Thorbjørn Jagland was elected Secretary-General of the Council of Europe on September 29, 2009 for a term of five years, and he took office on October 1, 2009. He was re-elected on June 24, 2014 for a new term of five years from October 1, 2014 and is the first the Secretary-General who has been re-elected. He passed away on September 18, 2019.

As Secretary General in the period 2009–2019, Thorbjørn Jagland implemented reforms in the Council of Europe with the aim of making the organization more effective in its efforts to develop democratic security and stability in Europe. Jagland also took the initiative to step up the legal assistance of several member states, including Ukraine, to revise national legislation in line with the Council of Europe’s mission to protect human rights, democracy and the rule of law. The waiting list for complaints in the European Court of Human Rights was reduced from almost 140,000 in 2009 to just over 56,000 as of 1 January 2019. However, Jagland’s time as secretary general was not entirely uncontroversial, and he received criticism from certain teams in 2019 for his proposal to give Russia the right to vote in the parliamentary assembly.

Flags and official languages

The Council of Europe flag, used in 1955, is twelve gold stars in a circle on a blue base. The circle of the twelve stars is a symbol of European unity. In 1985, the Council of Europe also allowed the EU to use this flag, which began in 1986.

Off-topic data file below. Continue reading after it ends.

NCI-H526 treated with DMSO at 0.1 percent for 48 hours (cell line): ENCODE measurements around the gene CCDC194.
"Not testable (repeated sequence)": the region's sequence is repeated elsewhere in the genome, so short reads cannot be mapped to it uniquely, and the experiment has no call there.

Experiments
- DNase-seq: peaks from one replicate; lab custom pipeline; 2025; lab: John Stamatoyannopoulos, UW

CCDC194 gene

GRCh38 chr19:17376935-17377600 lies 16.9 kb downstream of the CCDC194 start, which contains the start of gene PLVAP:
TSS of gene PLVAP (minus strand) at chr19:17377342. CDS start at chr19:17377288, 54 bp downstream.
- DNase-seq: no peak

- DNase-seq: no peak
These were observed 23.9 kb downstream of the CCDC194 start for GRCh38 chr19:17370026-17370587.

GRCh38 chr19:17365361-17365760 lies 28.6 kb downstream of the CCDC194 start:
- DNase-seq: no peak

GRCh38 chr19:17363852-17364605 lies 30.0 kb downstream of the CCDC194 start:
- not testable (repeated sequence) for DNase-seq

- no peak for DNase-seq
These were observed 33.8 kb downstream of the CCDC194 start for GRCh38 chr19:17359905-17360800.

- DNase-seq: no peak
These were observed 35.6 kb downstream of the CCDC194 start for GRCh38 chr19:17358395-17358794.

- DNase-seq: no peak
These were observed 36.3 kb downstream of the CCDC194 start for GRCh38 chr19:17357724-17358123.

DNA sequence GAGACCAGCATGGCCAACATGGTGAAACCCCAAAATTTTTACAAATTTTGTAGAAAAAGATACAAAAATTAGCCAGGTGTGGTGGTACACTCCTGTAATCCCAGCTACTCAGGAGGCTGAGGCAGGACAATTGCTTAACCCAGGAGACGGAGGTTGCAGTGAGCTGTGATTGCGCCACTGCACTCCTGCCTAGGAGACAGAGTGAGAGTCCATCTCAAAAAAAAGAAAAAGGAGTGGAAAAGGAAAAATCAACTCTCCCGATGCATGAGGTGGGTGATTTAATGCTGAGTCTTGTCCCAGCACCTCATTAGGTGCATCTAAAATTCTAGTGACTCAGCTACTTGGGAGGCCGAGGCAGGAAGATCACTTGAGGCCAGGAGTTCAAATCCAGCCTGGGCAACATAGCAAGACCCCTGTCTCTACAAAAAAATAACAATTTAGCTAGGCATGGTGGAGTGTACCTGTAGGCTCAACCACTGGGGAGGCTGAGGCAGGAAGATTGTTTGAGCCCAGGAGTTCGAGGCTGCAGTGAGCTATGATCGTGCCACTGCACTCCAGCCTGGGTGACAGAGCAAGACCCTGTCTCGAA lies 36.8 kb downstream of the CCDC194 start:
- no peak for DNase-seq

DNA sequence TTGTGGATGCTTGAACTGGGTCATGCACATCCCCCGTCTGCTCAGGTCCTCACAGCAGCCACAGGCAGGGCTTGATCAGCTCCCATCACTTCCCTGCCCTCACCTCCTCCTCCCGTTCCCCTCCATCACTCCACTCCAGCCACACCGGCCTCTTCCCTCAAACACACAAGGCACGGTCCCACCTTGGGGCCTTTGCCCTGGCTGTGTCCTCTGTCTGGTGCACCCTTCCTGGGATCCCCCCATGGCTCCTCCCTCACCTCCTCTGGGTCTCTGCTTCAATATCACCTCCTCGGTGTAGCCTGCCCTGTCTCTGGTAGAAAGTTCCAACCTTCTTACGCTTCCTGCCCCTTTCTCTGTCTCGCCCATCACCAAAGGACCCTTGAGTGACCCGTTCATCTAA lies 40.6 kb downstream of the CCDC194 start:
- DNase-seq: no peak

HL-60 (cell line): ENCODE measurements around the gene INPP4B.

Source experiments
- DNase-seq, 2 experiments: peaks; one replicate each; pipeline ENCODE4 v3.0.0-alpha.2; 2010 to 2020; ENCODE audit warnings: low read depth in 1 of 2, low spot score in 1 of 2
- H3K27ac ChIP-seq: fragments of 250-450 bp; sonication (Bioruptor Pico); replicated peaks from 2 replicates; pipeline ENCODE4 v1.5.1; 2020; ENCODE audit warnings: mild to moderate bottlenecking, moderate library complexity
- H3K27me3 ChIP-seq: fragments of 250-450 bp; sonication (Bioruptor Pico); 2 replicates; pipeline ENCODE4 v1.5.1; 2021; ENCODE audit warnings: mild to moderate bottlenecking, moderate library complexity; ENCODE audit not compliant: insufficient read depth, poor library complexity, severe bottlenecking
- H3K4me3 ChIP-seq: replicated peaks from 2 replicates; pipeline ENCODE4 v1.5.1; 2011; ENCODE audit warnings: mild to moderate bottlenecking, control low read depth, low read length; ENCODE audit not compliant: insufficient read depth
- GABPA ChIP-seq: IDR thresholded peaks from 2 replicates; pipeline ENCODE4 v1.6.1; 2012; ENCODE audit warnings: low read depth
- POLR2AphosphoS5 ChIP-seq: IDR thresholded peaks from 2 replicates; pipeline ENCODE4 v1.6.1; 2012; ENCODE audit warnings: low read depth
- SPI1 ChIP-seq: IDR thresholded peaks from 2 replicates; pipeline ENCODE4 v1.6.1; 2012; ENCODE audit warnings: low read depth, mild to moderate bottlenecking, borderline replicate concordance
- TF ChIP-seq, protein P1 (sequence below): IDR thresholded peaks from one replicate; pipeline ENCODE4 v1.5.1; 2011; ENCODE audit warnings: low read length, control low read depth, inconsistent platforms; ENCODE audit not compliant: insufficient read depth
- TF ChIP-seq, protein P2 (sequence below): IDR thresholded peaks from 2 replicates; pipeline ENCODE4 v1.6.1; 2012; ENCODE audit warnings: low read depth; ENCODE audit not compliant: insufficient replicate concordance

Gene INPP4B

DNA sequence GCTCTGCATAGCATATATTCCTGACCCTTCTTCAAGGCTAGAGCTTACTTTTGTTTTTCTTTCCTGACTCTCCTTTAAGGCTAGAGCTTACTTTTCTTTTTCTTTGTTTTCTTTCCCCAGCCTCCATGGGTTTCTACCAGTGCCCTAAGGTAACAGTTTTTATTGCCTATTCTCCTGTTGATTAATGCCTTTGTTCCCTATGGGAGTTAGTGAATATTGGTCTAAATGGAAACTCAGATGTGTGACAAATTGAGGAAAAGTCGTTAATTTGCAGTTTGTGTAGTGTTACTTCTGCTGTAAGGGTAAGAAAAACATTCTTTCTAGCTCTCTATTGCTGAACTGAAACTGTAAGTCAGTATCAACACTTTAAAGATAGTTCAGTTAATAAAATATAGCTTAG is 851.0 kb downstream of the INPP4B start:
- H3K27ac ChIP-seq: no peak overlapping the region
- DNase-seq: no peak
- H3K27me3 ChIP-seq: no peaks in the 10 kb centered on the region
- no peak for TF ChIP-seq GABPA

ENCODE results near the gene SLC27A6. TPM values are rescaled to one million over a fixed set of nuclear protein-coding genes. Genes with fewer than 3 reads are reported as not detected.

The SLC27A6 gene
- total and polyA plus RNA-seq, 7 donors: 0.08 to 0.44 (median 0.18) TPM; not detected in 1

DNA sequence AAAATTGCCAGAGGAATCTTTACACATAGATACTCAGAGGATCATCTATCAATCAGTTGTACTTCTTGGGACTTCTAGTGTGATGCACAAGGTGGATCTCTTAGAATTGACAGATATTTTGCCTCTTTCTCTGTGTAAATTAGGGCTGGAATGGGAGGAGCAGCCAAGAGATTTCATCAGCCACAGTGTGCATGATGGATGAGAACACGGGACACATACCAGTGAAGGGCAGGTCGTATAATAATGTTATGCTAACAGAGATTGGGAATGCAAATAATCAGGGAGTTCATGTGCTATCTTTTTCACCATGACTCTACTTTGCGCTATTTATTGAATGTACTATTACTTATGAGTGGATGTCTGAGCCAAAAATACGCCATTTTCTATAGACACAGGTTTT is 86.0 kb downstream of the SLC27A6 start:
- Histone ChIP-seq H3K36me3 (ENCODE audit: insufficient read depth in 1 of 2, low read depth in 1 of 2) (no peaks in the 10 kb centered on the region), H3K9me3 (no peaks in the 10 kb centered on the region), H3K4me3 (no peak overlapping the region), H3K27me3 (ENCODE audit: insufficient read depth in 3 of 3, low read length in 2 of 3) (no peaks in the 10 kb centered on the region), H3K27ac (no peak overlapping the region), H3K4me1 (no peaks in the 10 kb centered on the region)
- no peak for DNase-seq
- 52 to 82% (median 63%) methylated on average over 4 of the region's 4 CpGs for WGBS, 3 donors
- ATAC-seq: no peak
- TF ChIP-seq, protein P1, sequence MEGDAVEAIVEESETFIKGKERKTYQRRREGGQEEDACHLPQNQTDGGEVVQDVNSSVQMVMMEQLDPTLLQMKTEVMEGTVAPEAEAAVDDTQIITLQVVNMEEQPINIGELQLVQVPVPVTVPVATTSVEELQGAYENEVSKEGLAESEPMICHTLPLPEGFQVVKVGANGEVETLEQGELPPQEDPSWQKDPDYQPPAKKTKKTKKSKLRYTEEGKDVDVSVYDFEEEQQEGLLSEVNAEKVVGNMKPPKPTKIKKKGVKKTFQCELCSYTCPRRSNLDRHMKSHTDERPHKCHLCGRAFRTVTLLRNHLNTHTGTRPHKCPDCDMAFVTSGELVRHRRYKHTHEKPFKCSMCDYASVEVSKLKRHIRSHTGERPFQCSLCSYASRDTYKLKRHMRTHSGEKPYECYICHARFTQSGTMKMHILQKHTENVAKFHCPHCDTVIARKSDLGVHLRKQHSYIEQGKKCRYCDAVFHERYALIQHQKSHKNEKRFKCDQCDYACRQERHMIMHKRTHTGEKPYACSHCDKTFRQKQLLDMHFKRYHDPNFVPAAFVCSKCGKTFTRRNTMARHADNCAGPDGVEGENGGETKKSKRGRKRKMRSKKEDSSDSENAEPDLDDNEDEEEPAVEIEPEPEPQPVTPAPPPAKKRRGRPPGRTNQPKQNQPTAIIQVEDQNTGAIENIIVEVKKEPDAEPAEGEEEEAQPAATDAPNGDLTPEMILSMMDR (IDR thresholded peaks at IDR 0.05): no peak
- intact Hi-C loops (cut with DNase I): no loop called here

European Union Flag and Map

The official languages ​​of the organization are English and French.

Member State of the Council of Europe

Original members

  • Belgium
  • Denmark
  • France
  • Ireland
  • Italy
  • Luxembourg
  • Netherlands
  • Norway
  • Great Britain
  • Sweden

Later members

  • Greece(1949)
  • Iceland(1950)
  • Turkey(1950)
  • West Germany(1950)
  • Austria(1956)
  • Cyprus(1961)
  • Switzerland(1963)
  • Malta(1965)
  • Portugal(1976)
  • Spain(1977)
  • Liechtenstein(1978)
  • San Marino(1988)
  • Finland(1989)
  • Hungary(1990)
  • Poland(1991)
  • Bulgaria(1992)
  • Estonia(1993)
  • Lithuania(1993)
  • Czech Republic(1993)
  • Slovakia(1993)
  • Slovenia(1993)
  • Romania(1993)
  • Andorra(1994)
  • Latvia(1995)
  • Moldova(1995)
  • Albania(1995)
  • Ukraine(1995)
  • Northern Macedonia(1995)
  • Russia(1996)
  • Croatia(1996)
  • Georgia(1999)
  • Armenia(2001)
  • Azerbaijan(2001)
  • Bosnia and Herzegovina(2002)
  • Serbia(2003)
  • Monaco(2004)
  • Montenegro(2007)